If you successfully installed Twhirl for tweeting at work, then you're in luck since it also lets you access FriendFeed. Other FriendFeed AIR apps you can try are AlertThingy, Feedalizr, or bTT.

If you are prevented from installing programs, consider FriendFeed access via RSS feeds. Just subscribe in your online reader. 

For mobile users, the moblf app can help. This app gives you access to FriendFeed, Twitter, Yelp, and LinkedIn updates via SMS on your mobile phone.

Other Tips

If you can't download files form the web but you can install them, just load the executables onto your USB key and bring them into the office. Another alternative is to zip them up and store them online at an online storage site like box.net or SkyDrive.

You also need to know how to quickly minimize your activities. On a Windows PC, Alt+Tab switches you from window to window. Have only two open - the web browser and the spreadsheet, for example. This way, you won't accidentally mess up and Alt+Tab too many times in haste as your boss approaches, and end up switching to yet another inappropriate window.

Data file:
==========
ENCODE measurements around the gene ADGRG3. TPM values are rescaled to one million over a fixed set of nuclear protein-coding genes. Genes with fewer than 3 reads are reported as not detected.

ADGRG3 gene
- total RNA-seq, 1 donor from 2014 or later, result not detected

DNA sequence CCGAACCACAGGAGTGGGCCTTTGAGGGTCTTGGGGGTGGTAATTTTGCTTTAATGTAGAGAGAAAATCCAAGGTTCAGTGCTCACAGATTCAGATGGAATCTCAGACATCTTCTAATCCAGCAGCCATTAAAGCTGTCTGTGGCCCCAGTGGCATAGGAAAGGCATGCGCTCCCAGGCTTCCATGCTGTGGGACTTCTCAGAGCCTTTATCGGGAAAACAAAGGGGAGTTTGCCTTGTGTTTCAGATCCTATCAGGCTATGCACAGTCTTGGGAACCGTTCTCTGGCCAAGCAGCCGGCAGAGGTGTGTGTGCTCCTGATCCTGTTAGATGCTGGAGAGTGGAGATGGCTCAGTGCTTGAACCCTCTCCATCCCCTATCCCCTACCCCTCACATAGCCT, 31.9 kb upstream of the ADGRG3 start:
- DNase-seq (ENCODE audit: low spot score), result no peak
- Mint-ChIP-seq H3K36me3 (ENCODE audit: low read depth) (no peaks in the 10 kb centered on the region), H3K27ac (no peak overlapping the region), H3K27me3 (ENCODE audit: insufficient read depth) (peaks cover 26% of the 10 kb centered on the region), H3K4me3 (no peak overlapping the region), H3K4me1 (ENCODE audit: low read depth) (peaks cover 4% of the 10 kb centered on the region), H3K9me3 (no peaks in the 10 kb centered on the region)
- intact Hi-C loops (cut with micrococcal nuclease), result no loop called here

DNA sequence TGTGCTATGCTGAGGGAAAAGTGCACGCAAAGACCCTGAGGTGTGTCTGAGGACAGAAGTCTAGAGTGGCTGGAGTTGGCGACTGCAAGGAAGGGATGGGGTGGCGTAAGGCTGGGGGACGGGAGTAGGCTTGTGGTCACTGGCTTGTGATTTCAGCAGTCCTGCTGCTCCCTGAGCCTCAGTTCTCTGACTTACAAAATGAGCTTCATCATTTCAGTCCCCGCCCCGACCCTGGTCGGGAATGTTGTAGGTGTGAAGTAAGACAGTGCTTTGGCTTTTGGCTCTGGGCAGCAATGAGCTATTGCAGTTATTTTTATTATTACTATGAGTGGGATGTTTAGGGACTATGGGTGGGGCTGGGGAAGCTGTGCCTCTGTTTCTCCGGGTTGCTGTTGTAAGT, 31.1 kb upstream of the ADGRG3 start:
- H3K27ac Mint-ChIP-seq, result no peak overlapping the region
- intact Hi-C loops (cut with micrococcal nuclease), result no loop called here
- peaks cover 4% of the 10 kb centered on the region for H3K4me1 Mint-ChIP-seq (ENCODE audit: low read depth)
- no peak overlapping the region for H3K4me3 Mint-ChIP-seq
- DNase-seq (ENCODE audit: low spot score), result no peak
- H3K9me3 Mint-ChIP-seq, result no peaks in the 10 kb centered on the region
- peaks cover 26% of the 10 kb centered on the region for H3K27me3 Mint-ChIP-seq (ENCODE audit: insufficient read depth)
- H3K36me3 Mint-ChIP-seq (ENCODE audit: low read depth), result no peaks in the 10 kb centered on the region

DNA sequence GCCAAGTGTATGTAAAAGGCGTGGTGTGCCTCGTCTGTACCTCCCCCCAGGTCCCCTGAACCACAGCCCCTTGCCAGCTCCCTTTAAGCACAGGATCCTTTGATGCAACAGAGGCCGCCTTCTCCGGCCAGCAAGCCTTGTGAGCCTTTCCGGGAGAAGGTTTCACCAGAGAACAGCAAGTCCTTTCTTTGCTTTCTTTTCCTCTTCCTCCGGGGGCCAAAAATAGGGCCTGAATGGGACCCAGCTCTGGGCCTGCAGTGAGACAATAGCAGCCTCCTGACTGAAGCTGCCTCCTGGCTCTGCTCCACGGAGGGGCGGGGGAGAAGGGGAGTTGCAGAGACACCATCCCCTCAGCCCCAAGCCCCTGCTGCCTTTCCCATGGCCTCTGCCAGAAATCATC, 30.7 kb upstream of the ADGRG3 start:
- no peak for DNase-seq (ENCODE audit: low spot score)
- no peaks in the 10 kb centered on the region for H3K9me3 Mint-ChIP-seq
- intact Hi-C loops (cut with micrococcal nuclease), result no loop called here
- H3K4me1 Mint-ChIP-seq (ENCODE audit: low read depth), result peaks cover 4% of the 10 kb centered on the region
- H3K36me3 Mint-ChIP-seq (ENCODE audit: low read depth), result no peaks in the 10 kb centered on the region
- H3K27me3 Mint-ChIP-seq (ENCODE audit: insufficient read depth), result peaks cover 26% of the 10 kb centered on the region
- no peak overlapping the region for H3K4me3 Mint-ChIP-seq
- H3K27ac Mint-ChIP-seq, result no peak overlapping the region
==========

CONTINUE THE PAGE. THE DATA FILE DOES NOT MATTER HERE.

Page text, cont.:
Having been in I.T. myself for years, this is just the tip of the iceberg when it comes to subverting I.T. policy to goof off at work. Why would I share this with the world? Because any I.T. manager worth their salt should know all these things already and how to combat them (if that's what the company wants.)

And every company concerned with employee productivity needs to determine for themselves where they draw the line on non-worked related internet activities and take the appropriate measures they deem necessary for blocking, stopping, tracking, and monitoring employee web use.

Finally, remember: just because you can, doesn't mean you should. If you really are slacking at work, people know. I've honored more than one request throughout my years in I.T. to monitor an employee's activities on the DL and your I.T. guy probably will do the same. Proceed carefully.